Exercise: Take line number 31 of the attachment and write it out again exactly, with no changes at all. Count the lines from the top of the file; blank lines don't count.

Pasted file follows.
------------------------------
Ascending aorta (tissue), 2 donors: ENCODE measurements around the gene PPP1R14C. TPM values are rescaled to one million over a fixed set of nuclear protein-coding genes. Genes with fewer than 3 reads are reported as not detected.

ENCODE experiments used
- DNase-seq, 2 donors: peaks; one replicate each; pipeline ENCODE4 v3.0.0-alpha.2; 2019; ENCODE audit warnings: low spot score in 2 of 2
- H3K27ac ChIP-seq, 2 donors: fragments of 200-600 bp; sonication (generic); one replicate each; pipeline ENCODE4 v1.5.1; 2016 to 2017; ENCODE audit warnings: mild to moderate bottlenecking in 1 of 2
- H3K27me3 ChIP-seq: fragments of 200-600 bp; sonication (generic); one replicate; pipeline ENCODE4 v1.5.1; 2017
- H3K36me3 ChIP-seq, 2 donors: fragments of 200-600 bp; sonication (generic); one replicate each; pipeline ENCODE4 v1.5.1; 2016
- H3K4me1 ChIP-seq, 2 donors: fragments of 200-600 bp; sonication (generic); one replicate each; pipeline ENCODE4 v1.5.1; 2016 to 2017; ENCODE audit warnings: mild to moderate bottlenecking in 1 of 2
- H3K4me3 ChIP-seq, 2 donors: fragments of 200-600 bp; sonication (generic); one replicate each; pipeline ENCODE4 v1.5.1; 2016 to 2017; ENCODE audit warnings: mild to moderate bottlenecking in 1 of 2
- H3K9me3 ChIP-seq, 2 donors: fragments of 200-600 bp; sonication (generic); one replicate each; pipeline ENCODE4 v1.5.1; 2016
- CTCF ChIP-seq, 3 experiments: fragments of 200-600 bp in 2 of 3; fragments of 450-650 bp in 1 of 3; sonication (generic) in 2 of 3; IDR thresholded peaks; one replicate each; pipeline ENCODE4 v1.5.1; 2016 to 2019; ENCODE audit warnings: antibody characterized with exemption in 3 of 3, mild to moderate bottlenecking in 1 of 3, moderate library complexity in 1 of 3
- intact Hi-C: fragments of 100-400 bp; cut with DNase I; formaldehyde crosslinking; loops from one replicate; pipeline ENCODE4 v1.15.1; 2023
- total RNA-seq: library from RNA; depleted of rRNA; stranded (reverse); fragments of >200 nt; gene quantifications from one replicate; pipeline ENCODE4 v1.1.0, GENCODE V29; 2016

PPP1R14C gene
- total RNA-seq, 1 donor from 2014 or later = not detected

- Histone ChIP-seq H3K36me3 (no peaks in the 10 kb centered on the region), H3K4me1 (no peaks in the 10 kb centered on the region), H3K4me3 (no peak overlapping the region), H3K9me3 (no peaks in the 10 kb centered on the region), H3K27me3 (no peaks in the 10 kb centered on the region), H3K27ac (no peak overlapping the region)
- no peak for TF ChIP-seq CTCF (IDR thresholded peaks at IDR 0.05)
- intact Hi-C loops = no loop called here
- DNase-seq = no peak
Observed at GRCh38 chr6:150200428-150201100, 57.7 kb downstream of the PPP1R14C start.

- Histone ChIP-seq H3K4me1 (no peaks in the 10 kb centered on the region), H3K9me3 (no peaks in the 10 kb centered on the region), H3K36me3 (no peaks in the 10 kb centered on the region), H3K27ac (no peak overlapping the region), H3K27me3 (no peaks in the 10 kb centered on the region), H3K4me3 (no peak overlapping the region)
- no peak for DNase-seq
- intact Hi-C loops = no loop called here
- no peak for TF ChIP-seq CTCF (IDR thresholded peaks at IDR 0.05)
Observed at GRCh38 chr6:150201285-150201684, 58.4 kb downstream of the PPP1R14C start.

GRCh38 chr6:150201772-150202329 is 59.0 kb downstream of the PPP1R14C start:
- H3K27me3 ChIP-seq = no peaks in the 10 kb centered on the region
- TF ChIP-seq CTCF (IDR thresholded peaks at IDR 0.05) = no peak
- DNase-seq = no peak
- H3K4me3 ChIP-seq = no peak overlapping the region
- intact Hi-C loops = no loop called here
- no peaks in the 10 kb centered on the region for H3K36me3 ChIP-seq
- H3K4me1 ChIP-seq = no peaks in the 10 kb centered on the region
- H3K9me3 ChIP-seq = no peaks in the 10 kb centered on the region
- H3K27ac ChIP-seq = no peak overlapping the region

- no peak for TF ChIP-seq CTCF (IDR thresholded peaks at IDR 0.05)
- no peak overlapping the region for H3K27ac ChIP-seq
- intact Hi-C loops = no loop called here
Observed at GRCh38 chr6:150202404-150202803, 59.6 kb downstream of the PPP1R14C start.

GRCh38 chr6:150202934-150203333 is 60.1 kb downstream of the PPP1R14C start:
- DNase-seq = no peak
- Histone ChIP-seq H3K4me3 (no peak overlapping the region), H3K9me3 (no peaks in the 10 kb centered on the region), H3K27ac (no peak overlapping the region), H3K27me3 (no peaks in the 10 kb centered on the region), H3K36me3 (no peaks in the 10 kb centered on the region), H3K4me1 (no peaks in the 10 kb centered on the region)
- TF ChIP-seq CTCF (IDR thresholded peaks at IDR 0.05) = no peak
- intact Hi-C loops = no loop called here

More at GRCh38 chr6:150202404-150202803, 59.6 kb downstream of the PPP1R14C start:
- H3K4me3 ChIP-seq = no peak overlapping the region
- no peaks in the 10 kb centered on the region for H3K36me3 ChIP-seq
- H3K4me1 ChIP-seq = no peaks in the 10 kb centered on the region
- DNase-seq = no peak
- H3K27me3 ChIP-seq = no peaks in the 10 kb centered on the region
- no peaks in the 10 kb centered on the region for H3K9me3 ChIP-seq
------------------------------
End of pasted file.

- no peaks in the 10 kb centered on the region for H3K36me3 ChIP-seq